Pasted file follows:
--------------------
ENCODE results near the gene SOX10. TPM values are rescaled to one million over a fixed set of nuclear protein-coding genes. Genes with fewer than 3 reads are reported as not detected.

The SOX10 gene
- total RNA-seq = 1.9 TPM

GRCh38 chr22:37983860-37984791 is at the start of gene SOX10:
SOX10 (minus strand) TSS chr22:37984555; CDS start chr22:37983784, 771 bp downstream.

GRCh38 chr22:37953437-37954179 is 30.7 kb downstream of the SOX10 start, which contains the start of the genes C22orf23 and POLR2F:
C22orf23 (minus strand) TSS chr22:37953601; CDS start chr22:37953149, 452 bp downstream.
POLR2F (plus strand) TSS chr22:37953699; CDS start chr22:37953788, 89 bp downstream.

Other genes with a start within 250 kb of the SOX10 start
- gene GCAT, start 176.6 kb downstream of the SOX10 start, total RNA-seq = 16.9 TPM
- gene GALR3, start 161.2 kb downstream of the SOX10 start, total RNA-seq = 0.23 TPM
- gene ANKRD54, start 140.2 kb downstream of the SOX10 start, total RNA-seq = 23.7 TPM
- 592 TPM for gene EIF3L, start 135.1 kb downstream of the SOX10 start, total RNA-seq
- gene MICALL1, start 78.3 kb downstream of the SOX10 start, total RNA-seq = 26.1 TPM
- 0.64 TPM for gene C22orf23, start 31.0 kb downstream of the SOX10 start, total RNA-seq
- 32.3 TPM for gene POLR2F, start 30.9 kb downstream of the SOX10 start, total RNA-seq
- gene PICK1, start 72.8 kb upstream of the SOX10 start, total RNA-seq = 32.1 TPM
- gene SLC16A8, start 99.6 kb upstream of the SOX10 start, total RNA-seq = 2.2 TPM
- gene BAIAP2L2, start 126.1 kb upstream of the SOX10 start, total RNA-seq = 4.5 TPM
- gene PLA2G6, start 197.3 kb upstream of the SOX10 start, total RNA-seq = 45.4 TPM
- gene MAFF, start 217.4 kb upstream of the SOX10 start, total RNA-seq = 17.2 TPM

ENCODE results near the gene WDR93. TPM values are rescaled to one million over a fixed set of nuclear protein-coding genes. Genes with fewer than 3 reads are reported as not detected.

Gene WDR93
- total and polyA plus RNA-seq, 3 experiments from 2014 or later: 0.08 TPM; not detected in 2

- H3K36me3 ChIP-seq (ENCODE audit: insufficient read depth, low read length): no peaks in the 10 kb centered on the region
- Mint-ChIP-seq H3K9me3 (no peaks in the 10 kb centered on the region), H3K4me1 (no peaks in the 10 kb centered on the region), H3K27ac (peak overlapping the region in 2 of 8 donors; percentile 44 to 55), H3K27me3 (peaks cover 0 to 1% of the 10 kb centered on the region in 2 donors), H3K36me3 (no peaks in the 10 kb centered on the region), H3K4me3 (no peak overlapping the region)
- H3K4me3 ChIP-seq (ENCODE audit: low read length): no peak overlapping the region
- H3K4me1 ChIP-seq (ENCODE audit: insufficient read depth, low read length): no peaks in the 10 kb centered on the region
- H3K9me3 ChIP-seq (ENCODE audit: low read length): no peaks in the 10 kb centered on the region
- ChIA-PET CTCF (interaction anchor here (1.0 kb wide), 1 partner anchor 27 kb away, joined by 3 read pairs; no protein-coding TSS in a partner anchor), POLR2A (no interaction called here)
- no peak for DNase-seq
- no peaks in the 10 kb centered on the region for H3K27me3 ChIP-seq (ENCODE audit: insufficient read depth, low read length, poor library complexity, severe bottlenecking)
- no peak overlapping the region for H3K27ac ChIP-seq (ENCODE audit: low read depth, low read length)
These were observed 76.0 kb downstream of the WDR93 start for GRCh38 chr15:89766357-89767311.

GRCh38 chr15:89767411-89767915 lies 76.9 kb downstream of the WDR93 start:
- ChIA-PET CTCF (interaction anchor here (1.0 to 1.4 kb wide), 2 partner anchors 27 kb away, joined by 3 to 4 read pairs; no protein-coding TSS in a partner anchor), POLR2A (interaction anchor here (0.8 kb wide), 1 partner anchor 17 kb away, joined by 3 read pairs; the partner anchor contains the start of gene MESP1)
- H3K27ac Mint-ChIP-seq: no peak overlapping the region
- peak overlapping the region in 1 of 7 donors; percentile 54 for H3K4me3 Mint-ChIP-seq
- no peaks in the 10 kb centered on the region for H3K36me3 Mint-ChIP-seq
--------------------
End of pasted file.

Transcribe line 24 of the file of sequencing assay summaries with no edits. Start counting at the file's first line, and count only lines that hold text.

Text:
- total and polyA plus RNA-seq, 3 experiments from 2014 or later: 0.08 TPM; not detected in 2